For the back office at least, it might be better to focus on improving existing systems, rather than getting excited about trendy technologies
Vitalik Buterin looked nervous as he faced a sea of suits alongside representatives from big banks on the stage at a recent Swift Business Forum in London.
Or perhaps Buterin wasn't nervous at all; perhaps it was just the effect of his extreme youth. At a very fresh-faced 22, the Ethereum founder represented that day a potentially disruptive technology that is currently fascinating and confounding banks, who are trying out the concept of blockchain in the manner of an old man wearing a baseball hat backwards.
The panel session, on the potential for blockchain in financial services, was standing room only, as such sessions often are these days.
Buterin discovered Bitcoin in his teens and went on to develop Ethereum, a public blockchain. Early enthusiasts of the cryptocurrency, many of whom have a libertarian streak, believed it could free the markets from the despotism of central banking and governments. Perhaps it has struck him that the technology underpinning Bitcoin has been divorced from the currency and co-opted by the very establishment many hoped it would replace.
There are all manner of financial industry initiatives and consortia dedicated to finding out where and how blockchain can disrupt everything from collateral management to payments to master data management. It's early days, and no-one can say for certain at this stage precisely how it will be used—and in some cases, blockchain seems to be a shiny new tool in search of a problem.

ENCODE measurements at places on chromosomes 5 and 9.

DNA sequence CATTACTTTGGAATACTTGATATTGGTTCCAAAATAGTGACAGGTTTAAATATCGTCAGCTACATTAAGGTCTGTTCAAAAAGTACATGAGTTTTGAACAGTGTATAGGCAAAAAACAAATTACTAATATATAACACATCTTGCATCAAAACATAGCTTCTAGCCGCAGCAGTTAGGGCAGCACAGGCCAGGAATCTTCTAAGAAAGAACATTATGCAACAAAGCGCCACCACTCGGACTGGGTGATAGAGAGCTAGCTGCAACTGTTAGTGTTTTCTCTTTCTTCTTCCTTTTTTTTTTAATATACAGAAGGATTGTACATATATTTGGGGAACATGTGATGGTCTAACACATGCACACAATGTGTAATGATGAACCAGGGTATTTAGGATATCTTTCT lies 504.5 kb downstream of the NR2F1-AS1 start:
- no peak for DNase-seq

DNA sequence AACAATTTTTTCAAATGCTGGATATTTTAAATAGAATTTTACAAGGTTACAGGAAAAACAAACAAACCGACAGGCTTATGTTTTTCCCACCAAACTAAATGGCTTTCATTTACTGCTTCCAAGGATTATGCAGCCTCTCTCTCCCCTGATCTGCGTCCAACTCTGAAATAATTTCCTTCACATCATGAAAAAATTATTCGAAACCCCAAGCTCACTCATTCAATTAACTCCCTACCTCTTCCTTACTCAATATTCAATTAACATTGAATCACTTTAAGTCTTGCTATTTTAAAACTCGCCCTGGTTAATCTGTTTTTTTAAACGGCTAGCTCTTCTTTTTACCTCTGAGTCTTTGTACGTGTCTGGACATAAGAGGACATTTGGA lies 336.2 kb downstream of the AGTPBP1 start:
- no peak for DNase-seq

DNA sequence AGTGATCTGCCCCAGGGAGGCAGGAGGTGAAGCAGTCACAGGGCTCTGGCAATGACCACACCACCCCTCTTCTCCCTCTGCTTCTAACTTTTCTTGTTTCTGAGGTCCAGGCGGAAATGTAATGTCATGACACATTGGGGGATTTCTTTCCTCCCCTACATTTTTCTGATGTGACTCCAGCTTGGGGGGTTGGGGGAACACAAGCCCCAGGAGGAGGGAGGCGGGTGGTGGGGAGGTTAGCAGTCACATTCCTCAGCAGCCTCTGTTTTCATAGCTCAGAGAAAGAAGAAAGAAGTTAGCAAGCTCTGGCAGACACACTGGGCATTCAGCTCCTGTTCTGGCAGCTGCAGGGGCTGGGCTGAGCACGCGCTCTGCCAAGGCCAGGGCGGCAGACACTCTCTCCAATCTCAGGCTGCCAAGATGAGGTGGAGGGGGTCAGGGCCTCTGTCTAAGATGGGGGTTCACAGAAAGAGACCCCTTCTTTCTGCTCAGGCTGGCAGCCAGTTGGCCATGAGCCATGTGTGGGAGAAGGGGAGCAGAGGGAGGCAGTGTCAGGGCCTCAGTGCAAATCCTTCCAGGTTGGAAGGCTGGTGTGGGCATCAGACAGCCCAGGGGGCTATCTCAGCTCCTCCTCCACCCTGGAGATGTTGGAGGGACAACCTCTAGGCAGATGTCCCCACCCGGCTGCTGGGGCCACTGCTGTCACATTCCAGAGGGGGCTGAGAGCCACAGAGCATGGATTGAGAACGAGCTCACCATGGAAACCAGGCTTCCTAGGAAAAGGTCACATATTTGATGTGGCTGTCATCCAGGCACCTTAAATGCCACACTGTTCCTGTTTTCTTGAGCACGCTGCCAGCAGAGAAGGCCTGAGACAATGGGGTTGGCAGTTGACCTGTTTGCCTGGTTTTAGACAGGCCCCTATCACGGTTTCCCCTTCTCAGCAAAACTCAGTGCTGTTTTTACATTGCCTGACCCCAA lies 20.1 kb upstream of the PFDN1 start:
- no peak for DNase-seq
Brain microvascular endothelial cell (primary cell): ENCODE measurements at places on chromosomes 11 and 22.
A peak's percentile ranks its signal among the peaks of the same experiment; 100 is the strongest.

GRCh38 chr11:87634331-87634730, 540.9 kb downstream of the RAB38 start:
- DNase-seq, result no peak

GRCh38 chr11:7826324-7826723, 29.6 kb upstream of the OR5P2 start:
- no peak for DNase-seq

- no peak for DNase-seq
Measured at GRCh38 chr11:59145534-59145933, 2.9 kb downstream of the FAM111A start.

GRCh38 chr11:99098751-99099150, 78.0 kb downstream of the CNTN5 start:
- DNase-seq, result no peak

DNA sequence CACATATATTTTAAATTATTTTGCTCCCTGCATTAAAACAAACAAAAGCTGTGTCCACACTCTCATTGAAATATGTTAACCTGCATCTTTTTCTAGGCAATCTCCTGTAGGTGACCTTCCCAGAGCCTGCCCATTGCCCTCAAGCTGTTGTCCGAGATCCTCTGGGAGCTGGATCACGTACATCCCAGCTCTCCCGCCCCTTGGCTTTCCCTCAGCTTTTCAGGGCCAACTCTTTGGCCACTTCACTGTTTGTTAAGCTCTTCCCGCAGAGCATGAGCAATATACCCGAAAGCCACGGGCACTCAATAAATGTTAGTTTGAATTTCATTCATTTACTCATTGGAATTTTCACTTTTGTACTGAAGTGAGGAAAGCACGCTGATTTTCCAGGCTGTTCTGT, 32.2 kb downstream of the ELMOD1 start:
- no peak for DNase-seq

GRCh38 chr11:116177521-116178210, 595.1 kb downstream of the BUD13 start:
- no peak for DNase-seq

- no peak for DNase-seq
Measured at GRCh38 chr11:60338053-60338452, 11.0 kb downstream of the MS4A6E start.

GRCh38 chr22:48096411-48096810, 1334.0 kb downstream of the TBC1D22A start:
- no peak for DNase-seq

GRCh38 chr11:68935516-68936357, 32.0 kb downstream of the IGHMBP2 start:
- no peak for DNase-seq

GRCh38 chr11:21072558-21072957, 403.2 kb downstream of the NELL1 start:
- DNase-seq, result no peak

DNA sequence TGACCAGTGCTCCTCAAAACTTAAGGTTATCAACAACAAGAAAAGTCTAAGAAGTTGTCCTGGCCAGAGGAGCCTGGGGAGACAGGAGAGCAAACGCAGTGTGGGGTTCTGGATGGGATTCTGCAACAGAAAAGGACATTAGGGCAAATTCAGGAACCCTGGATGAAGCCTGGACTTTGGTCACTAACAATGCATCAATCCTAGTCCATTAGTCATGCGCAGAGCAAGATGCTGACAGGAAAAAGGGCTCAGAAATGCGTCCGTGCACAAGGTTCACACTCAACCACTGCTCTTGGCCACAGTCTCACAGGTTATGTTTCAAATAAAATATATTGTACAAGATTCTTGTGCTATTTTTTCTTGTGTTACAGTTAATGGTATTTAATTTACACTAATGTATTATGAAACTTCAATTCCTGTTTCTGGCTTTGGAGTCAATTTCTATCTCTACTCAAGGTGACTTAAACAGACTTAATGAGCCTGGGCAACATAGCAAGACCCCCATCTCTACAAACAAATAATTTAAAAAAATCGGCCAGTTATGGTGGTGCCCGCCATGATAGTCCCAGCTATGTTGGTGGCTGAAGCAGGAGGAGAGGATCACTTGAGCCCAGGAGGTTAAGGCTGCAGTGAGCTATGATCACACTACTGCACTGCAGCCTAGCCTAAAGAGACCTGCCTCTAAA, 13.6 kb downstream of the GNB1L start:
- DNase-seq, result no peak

That's not to say blockchain doesn't have disruptive potential, only that banks should temper their excitement, or be faced with the consequences of rash choices down the line. Vendors say banks are coming to them with use cases where blockchain just isn't applicable; implementing blockchain where other, better understood technologies would do just as well, or better, could ultimately end up costing financial institutions more.
There are a number of concepts you'll hear spoken about when it comes to blockchain, and a fundamental one is ‘trustlessness': in a blockchain, parties engage in transactions with surety. Take that transactional element away and what you have is just a database, one that isn't much good at processing or storing data. A blockchain is a database distributed across nodes and each of these nodes processes all the data—it's not all that efficient.
Another start-up is apparently looking into blockchains for corporate actions. I can see why this is a seductive idea, as this is a pain point for so many institutions. But, as one analyst has said, corporate actions are one of the most complex and non-standard areas in capital markets. Standardization has to happen before blockchain happens, and not just in corporate actions. A blockchain that isn't industry-wide, that isn't banks mutualizing common infrastructure—as Blythe Masters put it at the Swift event—is pointless.
As Buterin said on his panel, blockchain technology continues to evolve all the time. So it's tough to make any calls about the future. But for the moment, it seems many organizations would be better off improving and consolidating their existing systems, investing in breaking down siloes and automating manual and legacy processes. It's not sexy, but it's certain.
Anthony and James talk about how regulators in the US are falling behind other nations' regulators, the lack of talk about Reg AT, and an SRO for cryptocurrencies.Subscribe to Weekly Wrap emails